Coach Steve Hansen is unlikely to be at the helm when New Zealand launch the defence of the World Cup in Japan in 2019 after the 56-year-old cast doubts over whether he will extend his contract which runs until 2017.
Hansen served as assistant coach under Graham Henry from 2004 before taking over after the team's second World Cup triumph in 2011.
He has a 91 percent win ratio as New Zealand head coach, winning 49 of his 54 matches in charge.
Hansen said it may not be in the best interest of the team if he were to carry on in his role.
"There's a reason why the contract only goes to 2017 and that is because I'm not sure about anything beyond that," Hansen told the Daily Telegraph.
"I wouldn't say 'no' but I'm certainly not saying 'yes' either. You only get 10 years for murder back home so...! I like the idea of changing the guard halfway through a cycle which has a World Cup in the middle of it.
"I think when people come in, it is easy to get some really dramatic shift early and it is a lot harder to keep that momentum going.
"Also, for a long time, we have put everything on the World Cup as the centre, but unless you've got real strength of character, you can get tricked into making decisions which are right for your survival, as opposed to what is right for the team.
"I would probably say it is more likely that I won't be there after 2017."
Whatever Steve Hansen does in rugby from here on in, it is unlikely to top what he achieved with New Zealand on Saturday evening at Twickenham. Fair enough, coaching a squad as magnificent as these All Blacks is hardly a chore, but Hansen also had to cope with the expectation of a public back home who not only expect their country to win and win well, but demand it from whichever cast represent the Kiwis. For instance, it is difficult to imagine now that some people quizzed the wisdom in choosing the majestic Daniel Carter for this tournament after his injury problems of the past.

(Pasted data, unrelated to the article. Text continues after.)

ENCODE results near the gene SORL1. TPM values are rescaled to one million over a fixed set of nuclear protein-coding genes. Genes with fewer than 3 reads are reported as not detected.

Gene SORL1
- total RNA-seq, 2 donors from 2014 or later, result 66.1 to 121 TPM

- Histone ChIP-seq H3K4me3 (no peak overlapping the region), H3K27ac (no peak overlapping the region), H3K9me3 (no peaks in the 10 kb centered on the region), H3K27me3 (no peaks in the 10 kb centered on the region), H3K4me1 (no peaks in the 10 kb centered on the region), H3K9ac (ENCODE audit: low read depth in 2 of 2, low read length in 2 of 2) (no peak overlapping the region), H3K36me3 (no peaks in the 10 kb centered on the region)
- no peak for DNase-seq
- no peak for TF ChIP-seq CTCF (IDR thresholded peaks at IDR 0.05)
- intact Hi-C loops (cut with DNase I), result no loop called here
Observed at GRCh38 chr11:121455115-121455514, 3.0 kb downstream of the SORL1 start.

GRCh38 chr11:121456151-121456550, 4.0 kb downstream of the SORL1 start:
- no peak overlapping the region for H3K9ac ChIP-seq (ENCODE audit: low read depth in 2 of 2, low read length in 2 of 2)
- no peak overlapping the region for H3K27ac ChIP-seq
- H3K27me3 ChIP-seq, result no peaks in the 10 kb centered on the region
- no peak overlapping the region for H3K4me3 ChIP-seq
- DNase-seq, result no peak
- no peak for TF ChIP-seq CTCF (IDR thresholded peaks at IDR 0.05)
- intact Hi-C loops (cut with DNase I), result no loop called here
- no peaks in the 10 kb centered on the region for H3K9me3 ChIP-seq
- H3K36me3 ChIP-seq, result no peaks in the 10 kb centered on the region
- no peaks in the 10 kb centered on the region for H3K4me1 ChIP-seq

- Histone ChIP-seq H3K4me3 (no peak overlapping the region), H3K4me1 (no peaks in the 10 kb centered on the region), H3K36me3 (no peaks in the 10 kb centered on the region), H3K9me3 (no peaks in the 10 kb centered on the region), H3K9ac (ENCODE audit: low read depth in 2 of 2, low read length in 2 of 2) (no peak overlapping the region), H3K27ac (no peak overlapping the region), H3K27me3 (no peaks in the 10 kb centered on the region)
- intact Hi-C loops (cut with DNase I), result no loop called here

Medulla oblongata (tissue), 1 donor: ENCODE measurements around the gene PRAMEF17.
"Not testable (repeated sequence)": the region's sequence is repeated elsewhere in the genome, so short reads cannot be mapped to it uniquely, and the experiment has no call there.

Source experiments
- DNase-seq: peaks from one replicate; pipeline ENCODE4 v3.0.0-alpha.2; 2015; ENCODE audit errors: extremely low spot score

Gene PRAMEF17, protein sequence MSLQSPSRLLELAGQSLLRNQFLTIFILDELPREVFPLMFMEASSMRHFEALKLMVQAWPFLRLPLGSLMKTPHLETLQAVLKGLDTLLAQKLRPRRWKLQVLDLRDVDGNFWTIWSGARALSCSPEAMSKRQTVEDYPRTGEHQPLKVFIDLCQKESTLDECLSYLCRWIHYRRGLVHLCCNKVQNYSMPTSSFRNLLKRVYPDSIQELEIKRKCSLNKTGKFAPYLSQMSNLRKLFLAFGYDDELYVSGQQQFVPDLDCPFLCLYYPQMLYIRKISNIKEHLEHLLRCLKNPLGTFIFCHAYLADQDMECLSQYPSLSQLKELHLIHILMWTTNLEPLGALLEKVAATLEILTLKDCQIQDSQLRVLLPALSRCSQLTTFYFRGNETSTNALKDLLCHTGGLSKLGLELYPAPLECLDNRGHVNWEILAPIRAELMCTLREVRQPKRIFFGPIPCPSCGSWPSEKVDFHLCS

Hansen ticked all the boxes alongside his coaching staff ensuring the All Blacks lifted the trophy - the greatest of their three World Cup wins achieved overseas - with a breathtaking amount of pace, power and no little flair, all the natural attributes associated with wearing one of sport's most celebrated shirts.
Hansen has already coached Wales during the 2003 World Cup where they lost to England in the last eight. It will be interesting to see if he would like another stint coaching a European country. He is unlikely to be short of offers whenever he decides to depart the Kiwis. When the dust settles, there may even be an appetite to pursue a third straight Webb Ellis Cup in Japan.